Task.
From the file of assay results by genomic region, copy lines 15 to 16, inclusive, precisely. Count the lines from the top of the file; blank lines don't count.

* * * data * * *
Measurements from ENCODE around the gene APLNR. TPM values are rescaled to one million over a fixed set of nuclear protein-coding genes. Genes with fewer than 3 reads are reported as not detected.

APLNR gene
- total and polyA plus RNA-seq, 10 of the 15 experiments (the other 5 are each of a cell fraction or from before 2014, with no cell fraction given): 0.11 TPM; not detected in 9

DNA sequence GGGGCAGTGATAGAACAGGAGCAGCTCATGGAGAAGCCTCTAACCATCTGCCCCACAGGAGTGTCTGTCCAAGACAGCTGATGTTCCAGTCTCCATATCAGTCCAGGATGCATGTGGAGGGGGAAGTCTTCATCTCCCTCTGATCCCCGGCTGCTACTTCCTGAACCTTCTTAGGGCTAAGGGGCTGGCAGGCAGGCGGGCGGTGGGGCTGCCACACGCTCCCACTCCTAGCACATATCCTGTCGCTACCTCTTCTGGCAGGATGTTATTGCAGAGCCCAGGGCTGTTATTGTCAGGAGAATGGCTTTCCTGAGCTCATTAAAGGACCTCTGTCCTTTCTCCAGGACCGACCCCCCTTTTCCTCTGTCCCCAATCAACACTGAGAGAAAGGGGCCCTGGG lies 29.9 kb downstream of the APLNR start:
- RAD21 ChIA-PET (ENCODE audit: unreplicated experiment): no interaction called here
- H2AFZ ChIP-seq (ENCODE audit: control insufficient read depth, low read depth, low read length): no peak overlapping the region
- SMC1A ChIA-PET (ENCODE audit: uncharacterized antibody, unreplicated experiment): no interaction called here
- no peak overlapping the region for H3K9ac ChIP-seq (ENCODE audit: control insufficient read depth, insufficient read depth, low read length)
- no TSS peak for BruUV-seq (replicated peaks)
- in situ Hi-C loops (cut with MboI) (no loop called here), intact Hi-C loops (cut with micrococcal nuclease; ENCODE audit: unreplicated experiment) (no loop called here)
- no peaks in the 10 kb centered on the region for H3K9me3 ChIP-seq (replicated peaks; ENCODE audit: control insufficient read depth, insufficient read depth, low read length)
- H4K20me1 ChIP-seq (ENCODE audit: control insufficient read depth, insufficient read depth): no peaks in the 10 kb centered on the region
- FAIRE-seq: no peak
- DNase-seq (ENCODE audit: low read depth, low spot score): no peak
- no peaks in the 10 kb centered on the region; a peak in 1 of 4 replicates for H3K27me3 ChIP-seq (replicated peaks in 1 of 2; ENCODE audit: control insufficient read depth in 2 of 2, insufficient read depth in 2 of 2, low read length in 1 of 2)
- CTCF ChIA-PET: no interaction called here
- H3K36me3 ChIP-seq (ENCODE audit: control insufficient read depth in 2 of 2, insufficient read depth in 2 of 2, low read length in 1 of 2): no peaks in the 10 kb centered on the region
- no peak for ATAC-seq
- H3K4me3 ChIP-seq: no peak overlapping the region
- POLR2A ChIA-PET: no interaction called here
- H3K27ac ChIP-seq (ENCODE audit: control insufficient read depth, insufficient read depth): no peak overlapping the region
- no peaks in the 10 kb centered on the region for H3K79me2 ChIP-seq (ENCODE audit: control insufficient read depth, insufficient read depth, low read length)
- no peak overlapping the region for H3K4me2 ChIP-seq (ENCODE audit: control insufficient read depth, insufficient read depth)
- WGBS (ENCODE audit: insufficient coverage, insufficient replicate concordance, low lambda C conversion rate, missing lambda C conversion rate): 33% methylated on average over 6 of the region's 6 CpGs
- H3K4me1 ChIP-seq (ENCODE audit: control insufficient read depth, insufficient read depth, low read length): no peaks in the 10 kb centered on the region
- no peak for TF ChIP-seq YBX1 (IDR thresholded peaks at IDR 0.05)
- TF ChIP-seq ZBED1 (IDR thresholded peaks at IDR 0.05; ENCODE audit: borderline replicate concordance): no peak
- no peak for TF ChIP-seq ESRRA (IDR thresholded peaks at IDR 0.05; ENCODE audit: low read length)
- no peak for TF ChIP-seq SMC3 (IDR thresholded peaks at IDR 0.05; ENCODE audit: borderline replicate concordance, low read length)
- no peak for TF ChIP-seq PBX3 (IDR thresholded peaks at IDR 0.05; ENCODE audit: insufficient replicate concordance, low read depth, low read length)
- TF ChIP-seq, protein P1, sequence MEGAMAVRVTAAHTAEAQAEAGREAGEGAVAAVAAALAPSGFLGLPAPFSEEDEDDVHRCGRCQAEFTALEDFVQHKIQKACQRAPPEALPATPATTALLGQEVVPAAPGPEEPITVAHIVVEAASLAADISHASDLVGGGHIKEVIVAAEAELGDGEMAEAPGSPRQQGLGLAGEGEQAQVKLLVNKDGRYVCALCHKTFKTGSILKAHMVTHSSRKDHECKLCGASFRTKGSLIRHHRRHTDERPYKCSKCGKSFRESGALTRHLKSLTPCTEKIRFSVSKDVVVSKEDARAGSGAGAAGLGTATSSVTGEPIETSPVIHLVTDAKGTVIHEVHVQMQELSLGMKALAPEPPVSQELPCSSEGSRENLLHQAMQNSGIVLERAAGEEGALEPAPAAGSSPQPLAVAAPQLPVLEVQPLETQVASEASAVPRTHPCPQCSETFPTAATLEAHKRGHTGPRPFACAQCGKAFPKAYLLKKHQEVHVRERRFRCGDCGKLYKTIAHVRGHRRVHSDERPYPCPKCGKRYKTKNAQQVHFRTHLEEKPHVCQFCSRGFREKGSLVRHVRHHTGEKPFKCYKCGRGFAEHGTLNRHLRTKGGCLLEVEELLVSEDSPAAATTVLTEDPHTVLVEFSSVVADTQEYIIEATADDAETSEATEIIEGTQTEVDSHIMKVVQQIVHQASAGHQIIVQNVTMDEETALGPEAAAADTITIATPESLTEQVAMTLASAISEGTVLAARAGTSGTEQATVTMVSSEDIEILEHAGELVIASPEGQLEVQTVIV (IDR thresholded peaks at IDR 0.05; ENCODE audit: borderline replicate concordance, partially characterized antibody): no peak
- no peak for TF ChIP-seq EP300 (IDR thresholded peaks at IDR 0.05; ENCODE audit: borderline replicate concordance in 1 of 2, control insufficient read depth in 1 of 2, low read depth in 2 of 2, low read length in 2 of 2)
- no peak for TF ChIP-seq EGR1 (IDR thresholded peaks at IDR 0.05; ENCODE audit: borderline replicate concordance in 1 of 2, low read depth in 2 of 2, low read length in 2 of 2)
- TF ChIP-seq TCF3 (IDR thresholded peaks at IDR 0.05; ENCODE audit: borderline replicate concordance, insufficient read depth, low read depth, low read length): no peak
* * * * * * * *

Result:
- no peaks in the 10 kb centered on the region; a peak in 1 of 4 replicates for H3K27me3 ChIP-seq (replicated peaks in 1 of 2; ENCODE audit: control insufficient read depth in 2 of 2, insufficient read depth in 2 of 2, low read length in 1 of 2)
- CTCF ChIA-PET: no interaction called here